Confession and Sacrifice

here was a day I opened my eyes
and found the sheer fog usually blocking me from the world had faded. Even knowing this meant I would again be called upon to use my gift was not enough to obscure the satisfaction I felt as the trembling in my fingers turning to tendrils of sensation traveling up my arms. I pulled in a tentative breath, inhaling the too strong perfume and a whiff of smoky aftershave, sensing I knew why tonight I was finally able to see and hear the world of the auction house when so many other nights had come and gone without notice. I tried to concentrate on remaining motionless as person after person walked past my painting.

“Confession and Sacrifice? Seriously, Geoffrey, who names these things? All I see is a little girl in a carriage with a horse.”

Geoffrey gave my painting a ghost of a smile before turning to the woman standing next to him.

“This piece was finished in 1914 but was named by the original owner. There’s been a lot of speculation over the years about the identity of the girl in the painting. The artist would never reveal details, though a reporter once coaxed out of the artist’s nephew that the little girl named the painting herself.” He winked and continued. “You know, Lily, about a week after he gave the painting to his nephew the artist died quite unexpectedly under questionable circumstances.” Geoffrey paused for a moment before continuing, voice sounding almost wistful, “I met the nephew once, many years ago. In his words, the girl in the painting absorbs secrets and channels their power. He also told me that she saved his life, but I don’t know about that one.”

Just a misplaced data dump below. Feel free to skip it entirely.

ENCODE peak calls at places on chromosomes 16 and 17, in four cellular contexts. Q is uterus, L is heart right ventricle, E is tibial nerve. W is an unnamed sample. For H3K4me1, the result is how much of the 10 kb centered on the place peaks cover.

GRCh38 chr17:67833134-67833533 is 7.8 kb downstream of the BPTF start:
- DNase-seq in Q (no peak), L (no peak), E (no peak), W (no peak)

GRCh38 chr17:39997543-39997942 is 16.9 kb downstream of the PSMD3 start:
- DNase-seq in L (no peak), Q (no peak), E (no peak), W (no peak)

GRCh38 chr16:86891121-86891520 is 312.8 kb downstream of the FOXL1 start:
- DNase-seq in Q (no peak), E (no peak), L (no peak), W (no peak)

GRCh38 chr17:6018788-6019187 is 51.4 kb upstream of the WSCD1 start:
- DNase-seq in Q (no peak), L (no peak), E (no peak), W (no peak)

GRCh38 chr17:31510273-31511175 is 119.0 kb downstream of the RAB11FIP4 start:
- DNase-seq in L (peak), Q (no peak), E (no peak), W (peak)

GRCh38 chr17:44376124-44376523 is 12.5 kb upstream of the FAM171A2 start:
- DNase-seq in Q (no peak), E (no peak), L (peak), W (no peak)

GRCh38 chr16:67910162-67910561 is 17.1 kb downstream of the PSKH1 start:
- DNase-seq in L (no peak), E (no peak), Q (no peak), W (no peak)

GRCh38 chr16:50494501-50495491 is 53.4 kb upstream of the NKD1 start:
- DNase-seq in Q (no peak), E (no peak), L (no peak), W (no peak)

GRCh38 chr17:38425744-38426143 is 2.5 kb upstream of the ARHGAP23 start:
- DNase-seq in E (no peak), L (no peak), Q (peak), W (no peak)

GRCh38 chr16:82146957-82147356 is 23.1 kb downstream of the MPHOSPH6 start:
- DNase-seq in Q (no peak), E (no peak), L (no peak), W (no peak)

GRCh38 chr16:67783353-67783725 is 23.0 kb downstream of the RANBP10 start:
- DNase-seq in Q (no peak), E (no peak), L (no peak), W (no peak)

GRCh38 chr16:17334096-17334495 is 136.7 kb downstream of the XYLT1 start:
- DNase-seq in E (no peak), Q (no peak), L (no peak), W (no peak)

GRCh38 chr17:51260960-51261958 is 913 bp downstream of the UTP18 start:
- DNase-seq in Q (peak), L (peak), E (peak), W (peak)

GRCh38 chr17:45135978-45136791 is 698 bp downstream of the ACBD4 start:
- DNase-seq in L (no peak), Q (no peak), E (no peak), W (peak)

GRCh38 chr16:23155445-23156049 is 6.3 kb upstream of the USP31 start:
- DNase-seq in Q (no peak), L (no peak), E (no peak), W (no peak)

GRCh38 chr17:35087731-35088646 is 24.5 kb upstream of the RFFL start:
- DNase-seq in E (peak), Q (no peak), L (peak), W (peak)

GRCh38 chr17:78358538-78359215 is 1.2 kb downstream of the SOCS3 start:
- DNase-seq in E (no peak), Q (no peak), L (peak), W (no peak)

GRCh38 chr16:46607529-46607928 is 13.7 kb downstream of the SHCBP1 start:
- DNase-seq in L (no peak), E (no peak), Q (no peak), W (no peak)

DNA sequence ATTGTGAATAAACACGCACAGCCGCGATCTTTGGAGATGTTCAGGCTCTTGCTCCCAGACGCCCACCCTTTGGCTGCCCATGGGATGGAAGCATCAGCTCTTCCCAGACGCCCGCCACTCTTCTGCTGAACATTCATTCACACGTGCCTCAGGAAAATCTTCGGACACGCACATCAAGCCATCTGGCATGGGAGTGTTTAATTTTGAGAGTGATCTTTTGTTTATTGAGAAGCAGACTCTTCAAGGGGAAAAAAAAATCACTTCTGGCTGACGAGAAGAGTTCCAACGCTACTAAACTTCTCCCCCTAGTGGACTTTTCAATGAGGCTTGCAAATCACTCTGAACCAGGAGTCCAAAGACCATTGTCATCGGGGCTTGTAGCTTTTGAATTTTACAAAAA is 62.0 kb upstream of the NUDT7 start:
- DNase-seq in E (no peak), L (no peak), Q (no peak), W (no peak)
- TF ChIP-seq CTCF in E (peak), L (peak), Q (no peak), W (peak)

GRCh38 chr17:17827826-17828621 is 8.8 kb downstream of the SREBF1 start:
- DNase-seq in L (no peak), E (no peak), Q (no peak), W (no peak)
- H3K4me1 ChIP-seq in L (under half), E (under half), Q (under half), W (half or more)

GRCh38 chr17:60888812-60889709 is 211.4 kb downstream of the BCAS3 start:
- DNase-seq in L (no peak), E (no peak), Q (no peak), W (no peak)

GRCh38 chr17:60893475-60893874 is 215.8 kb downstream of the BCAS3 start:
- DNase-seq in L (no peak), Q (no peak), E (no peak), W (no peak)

I watched him carefully, thinking that the twinkle in his eye meant he actually did know quite a lot about me but he just wasn’t telling. I felt my fingers tingle with an unfamiliar excitement, wondering how much more this old man knew as I felt a buzz continue to travel over my skin.

“Well, I think it’s creepy to use the words confession and sacrifice together in a title to describe that little angel in the painting.” She gave my painting one last inquisitive look before walking over to examine some of the other auction items on display.

A woman wearing a whole company of foxes leaned close to me and said in a booze- soaked whisper, “my husband doesn’t know that I’m in love with the gardener.” She blinked several times and stood straighter, looking around her as if to ensure she was still alone, before giving me a quizzical glance and walking away.

As she left, the tingle that had started in my fingertips started to spread through the rest of my body and I moved my toes in my white dress shoes with a mixture of shock and relief. I kept many secrets over the years and my ability to hear and remember secrets was just one of them.